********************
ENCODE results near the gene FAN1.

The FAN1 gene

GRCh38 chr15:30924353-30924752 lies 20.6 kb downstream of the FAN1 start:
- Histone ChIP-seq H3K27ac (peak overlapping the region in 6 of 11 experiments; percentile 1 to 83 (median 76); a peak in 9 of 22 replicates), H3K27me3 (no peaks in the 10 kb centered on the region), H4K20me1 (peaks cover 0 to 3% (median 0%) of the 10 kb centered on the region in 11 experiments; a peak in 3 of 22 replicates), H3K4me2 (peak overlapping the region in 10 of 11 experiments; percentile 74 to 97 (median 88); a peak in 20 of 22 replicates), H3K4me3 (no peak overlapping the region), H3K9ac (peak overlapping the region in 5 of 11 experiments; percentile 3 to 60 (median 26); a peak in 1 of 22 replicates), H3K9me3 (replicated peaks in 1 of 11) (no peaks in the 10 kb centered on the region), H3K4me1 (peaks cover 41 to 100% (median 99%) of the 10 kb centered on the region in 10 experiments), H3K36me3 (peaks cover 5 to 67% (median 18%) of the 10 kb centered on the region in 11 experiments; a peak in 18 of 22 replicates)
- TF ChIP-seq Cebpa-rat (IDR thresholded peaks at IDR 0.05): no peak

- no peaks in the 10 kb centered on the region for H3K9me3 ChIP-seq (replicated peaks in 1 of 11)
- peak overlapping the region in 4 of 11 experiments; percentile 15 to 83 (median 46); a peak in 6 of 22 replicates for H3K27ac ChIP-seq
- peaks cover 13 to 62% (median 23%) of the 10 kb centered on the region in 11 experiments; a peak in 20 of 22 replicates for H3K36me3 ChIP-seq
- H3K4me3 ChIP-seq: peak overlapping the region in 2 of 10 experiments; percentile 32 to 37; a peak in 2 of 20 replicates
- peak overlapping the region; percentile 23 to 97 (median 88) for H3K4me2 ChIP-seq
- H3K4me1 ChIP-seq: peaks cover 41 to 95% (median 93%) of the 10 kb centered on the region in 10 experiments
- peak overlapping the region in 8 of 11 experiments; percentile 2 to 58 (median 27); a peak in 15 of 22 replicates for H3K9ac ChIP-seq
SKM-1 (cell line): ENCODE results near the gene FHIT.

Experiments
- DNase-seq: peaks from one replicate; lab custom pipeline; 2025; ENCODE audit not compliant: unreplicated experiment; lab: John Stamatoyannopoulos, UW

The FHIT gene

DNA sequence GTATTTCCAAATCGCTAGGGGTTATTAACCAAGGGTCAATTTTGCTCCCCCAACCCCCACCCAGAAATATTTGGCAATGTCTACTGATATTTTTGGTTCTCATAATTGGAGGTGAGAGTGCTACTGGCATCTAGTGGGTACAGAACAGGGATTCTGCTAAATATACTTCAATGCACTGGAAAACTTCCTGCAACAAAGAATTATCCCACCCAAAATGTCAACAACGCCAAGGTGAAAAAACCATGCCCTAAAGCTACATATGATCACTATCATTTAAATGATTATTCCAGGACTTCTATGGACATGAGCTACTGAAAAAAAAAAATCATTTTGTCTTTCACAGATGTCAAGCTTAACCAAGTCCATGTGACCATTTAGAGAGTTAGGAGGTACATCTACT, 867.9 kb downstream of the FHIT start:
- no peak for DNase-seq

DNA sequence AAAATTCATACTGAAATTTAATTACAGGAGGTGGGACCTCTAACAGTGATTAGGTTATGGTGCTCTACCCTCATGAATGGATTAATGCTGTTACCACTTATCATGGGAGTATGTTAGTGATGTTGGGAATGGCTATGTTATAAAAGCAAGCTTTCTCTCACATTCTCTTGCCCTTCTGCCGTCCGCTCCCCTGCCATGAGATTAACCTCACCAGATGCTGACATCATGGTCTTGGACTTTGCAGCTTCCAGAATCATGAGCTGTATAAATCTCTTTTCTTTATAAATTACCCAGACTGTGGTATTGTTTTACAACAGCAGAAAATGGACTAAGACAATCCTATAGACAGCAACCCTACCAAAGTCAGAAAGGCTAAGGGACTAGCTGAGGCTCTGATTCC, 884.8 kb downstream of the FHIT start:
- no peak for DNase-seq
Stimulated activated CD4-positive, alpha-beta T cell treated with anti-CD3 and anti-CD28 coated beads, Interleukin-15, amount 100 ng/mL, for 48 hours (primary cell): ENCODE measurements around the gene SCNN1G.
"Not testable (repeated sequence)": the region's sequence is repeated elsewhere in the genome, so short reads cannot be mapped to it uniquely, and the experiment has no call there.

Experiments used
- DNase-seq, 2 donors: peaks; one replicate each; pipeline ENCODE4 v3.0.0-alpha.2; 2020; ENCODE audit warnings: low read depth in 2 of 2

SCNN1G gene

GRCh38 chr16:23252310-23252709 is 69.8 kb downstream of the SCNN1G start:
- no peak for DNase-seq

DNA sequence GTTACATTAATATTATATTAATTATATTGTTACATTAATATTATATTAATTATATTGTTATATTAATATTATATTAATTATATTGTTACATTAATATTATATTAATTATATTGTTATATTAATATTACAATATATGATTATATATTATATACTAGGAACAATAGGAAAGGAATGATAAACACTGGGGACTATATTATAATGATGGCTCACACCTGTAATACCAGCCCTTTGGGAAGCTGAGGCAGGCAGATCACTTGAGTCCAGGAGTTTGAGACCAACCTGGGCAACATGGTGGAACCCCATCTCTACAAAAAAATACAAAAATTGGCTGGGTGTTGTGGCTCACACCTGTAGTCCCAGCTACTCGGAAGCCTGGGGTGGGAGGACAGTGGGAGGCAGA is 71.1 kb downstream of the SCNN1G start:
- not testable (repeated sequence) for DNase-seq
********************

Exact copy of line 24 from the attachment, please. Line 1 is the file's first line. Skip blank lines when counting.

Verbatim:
- DNase-seq, 2 donors: peaks; one replicate each; pipeline ENCODE4 v3.0.0-alpha.2; 2020; ENCODE audit warnings: low read depth in 2 of 2